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Unit Testing Framework?

dave_cowdendave_cowden Member, Developers Posts: 465 ✭✭✭
Alright, I'm a TDD guy, and now that i did my first dixie cup/learning FS file, i'm already bothered by not writing any tests.

Are there any unit testing or test harnesses out there for writing tests for features? I've not really seen any discussion along those lines. It bothers me to have more than 100 lines of production code without any test code....

Best Answer


  • kevin_o_toole_1kevin_o_toole_1 Onshape Employees, Developers, HDM Posts: 551
    edited January 2016
    We imagine that TDD workflows can use Part Studios as unit tests.

    An FS writer should use an Onshape document as container for everything associated with one feature (or a library of Features). So, a Widget feature type could be defined in one Feature Studio, and it might have a half dozen Part Studios which contain one or several Widgets, testing common cases and edge cases.

    Before FeatureScript is released publicly, we intend to have inter-document references, providing an interface for anyone shared on your Widget's document (or Public) to use your feature type. If you use the workflow above, the test cases have the added benefit of providing excellent word-free documentation for your features. A user can look at how your feature is used in your document and immediately grok its intended purpose.

    Now, this straightforward design pattern does rely on your eyeballs to make sure the edge cases all behave correctly. For more automated tests, you can make a feature type of the form "Create a Widget, make sure these properties are still valid, otherwise throw" (throwing inside a feature will turn that feature red in the Part Studio)

    These tests could be for invariants that should be true any time you make a widget (in which case, you might consider adding said test to the standard feature to alert users of strange behavior). If you want to get more specific, you can even add a specialized test, to be used once in a Part Studio, that asserts very specific things:
    annotation { "Feature Type Name" : "Widget (test 1)" }
    export const widgetWithTests1 = defineFeature(function(context is Context, id is Id, definition is map)
            // Precondition copied from widget, so the UI can be the same
            // Make a Widget
            widget(context, id + "create", {
                // parameters
            // Assert properties
            const volume = evVolume(context, {
                   "entities" : qEverything(EntityType.BODY)
            const tolerance = 0.000001 * meter^3;
            const expectedVolume = 0.05 * meter^3;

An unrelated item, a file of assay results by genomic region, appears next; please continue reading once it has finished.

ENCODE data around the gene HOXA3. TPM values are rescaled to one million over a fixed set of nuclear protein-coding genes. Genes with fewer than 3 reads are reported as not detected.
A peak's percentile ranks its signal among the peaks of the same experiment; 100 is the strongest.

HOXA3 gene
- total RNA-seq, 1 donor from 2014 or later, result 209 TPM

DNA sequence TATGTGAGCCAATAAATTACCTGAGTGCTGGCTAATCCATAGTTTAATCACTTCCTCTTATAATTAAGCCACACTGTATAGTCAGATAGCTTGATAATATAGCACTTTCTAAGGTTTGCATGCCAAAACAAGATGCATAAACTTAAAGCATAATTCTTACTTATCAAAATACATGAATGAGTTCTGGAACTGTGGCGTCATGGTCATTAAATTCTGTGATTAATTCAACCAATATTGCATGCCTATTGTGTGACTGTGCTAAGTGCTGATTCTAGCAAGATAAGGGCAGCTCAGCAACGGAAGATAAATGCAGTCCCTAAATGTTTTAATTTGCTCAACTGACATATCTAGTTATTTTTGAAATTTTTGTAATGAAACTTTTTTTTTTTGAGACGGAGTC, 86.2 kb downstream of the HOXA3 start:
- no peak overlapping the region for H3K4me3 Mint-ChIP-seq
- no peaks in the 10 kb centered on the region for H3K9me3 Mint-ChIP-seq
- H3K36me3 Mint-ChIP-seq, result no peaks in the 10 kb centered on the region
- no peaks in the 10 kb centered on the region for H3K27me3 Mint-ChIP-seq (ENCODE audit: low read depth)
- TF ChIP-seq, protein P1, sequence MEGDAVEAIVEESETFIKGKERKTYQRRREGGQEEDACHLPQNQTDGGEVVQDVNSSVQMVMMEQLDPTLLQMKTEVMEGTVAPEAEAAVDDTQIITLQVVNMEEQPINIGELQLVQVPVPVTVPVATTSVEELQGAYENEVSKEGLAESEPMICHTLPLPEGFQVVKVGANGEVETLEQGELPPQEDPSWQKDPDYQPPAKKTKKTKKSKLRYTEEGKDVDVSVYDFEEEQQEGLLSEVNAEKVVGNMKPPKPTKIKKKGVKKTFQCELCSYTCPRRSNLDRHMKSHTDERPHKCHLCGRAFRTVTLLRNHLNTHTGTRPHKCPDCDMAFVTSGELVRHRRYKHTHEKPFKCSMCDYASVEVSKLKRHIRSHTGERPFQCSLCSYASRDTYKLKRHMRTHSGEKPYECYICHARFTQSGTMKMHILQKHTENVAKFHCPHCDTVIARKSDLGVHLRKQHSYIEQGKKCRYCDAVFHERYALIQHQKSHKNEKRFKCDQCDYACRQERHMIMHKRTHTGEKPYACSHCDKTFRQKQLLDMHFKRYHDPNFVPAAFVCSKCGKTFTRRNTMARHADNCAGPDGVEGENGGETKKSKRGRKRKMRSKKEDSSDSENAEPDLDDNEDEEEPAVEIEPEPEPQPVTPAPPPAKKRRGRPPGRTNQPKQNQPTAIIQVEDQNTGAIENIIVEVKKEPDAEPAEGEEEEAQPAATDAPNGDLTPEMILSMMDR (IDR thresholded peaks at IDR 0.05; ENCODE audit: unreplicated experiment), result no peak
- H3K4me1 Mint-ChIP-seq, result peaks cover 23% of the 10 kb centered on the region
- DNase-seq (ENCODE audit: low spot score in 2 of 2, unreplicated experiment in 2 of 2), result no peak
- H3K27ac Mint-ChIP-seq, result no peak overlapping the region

if (abs(volume - expectedVolume) > tolerance)
                throw regenError(ErrorStringEnum.INVALID_INPUT);
            const numberOfEdges is number = size(evaluateQuery(context, qEverything(EntityType.EDGE)));
            if (numberOfEdges != 13)
                throw regenError(ErrorStringEnum.INVALID_INPUT);
            // etc.
        }, { });
    The workflow for this automatic style of testing are admittedly not great right now. It's not very DRY, it makes your document more cluttered, and it's hard to know what metrics are the "right" things to be testing (even if you've been doing this a while!). For the most part, we hope for the time being that you're happy with the workflow of creating canonical use cases and manually checking them. If there are regressions in your features, you can always use the version graph and history to bisect where the behavior changed.

    If your "units" for testing are smaller than the feature level, you can also make a feature wrapper that provides a test case for non-feature functions, which throw if, say, the return value of that function is incorrect. Then you can have a Part Studio with no geometry which simply includes the "Run tests" feature.

    Any errors thrown will show up in the FeatureScript notices panel with a full stack trace.
  • dave_cowdendave_cowden Member, Developers Posts: 465 ✭✭✭
    Hi, thanks for that answer.

    I think for this problem domain, visual verification, will be OK for what I would call 'integration tests'.
    I can't really see a faster way to test in many cases.

    Unit tests, on the other hand, are another thing. I definitely think it should be easier than you have proposed to unit test smaller functions. Those need automated tests with non manual assertions, and there should be a junit-like framework for those.

    For example, lets consider the dome feature I just made. I used the approach you proposed there:the enclosing document had a couple of uses that I visually looked at. The fact that they automatically update when the fs changes makes it pretty effective.

    But, inside my feature,  I have a function that computes the beginning and ending conditions based on the inputs. There is quite a bit if logic there, so I want to write a test that asserts that all of the input permutations result in the boundaries I expect.

    Because so many onshape functions operate using maps, this test is actually pretty easy. And for complex inputs , it is way, way better than doing those tests visually because I can assert all the possibilies without creating a part studio for each, which even in my simple case would be 8 parts.

    Tldr; part studios will work fine for integration testing, but not for unit tests...
  • dave_cowdendave_cowden Member, Developers Posts: 465 ✭✭✭
    I see. Yeah, i will try that out. Its a bit clunky, though.
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